Income Shifting



Benefits of Family Income Shifting

During financial hardship, income shifting can be a great solution to decrease the amount of taxes your family has to pay. In fact, income shifting is a method to limit your taxes on an absolute minimum and your family will surely benefit from a little extra cash in the bank every month. However, you must be aware of your rights and restrictions when applying this method and you should inform yourself thoroughly about what the so-called 'kiddie tax'.

Why Should You Try Income Shifting?

If your tax rate is higher than the usual 15% you can shift your income to other members of your family to save on income tax.  Some people have tax rates of 30 or 40 percent which is often a high amount of money. The 'kiddie tax' enables you to shift some of your income onto your children who are categorised in the 15% tax bracket. This does not mean that you have less income, but this method decreases your Adjusted Gross Income (AGI) and this lowers your tax rate as well.

The 'kiddie tax' can be applied to children under the age of 14 who have more than the set amount of unearned income in the tax year you are in. If you and your partner are in the 28% tax bracket and you want to avoid paying the extra money, you can shift some of it to your 12-year old son Jimmy. Thus, Jimmy falls into the 15% category and pays a much smaller amount in taxes than you as parents would. Income shifting this way is particularly designed for high-income households and the bar was raised in 2006 when the US government allowed shifting to children under 18 years old. This enabled the child to receive $700 tax free, and it enabled parents to save massively on taxes. In the US, income shifting was particularly popular during the Bush administration as the Republican Party often favours the high-income voters in their decision making process. Thus, financial experts believe that this tax will be adjusted or eliminated in 2009 as the Obama administration has introduced many changes to aid the development of the Middle Class.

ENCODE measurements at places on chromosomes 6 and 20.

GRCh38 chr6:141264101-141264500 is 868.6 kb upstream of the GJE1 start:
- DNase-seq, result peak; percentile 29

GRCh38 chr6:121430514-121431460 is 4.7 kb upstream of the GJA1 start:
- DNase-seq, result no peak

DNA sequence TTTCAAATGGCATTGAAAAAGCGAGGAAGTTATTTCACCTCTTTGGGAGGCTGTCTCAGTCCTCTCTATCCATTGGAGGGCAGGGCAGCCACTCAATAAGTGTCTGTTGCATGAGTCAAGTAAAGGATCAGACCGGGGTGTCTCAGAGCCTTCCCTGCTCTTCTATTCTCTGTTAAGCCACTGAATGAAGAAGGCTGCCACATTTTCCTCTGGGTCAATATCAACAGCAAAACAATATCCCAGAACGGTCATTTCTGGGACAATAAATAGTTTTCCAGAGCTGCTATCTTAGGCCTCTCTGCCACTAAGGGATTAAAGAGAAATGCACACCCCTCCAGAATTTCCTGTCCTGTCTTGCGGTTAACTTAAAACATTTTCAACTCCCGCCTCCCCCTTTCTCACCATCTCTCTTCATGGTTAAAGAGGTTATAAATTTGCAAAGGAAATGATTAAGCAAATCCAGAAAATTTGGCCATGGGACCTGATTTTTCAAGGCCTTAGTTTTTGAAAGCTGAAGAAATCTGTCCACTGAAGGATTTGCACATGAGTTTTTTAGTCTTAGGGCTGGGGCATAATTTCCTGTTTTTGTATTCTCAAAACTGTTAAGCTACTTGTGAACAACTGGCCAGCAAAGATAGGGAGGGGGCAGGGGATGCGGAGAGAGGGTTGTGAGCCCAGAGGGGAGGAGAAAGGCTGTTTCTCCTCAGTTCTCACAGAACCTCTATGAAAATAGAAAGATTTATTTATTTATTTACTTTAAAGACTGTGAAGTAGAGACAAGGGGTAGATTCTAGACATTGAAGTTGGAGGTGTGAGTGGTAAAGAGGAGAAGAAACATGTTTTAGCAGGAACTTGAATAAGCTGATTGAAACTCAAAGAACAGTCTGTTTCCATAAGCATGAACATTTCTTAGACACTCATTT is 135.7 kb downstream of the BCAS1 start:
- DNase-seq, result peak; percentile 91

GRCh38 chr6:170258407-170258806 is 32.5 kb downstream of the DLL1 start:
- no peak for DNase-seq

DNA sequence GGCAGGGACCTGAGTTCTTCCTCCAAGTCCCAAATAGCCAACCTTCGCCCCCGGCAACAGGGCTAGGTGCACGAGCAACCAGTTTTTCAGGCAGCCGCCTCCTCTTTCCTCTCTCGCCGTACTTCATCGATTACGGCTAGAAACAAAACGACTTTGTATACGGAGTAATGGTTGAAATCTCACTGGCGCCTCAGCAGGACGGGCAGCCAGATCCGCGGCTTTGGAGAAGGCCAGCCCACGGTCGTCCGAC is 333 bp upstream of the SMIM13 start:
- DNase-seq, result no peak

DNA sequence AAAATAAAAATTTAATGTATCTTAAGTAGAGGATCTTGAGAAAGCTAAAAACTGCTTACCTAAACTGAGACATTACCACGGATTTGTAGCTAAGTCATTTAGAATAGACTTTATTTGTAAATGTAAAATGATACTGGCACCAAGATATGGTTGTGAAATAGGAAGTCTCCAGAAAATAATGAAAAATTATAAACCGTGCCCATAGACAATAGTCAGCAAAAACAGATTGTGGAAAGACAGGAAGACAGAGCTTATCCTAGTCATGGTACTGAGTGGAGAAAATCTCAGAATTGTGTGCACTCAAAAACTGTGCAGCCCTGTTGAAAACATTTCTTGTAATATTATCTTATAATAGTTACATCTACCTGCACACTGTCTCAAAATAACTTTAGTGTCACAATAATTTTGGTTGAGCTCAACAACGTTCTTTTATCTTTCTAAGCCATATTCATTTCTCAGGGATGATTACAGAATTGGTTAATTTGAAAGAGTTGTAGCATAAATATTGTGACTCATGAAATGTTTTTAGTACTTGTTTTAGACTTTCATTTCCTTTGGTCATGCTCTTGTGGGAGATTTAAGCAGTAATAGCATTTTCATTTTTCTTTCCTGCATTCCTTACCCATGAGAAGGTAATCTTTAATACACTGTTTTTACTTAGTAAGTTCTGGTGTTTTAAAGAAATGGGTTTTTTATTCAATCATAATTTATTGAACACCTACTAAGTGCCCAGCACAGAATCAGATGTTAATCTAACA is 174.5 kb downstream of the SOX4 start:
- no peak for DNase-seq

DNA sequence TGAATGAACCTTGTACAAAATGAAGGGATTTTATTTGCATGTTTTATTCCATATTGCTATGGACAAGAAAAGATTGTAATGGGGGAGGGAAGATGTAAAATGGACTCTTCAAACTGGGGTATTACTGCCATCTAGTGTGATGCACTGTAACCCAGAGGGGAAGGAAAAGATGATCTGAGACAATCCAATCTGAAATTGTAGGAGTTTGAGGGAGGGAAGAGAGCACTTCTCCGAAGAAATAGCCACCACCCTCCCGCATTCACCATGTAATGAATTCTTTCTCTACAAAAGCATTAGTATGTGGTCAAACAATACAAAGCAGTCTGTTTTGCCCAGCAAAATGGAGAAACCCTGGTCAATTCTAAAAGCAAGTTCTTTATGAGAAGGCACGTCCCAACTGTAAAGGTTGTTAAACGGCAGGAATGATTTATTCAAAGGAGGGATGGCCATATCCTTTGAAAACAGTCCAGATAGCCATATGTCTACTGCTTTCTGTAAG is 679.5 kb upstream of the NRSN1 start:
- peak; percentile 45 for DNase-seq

Many people question income shifting and the kiddie tax because it is unusual that the government aides people to pay fewer taxes. After all, taxes are what the government needs to function and provide services to its citizens.

Thus, it is a little peculiar that filling out a few forms and shifting a little here and there makes it possible to reduce taxes. While this form of income shifting wipes out a large chunk of taxes, the government will benefit sooner or later for letting you do this. As your child grows older and exits the eligible age, he or she will be paying 15% income tax and 10% for capital gains. On top of that, the government will take over half of your assets on the day you pass away if your income has not been transferred properly to your children. Thus, even when your child becomes older you must keep the income shifting alive. A couple can transfer up to $10.000 a year to each child without having to pay gift tax and you should certainly ensure that your child has no access to the bank account until he or she reaches a reasonable age.

So how can you have your cake and eat it too? An option favoured by many is to ensure that the income you shift to your child does not exceed the $1400 limit because the first $700 are free, and the second $700 are classified as the lowest tax bracket.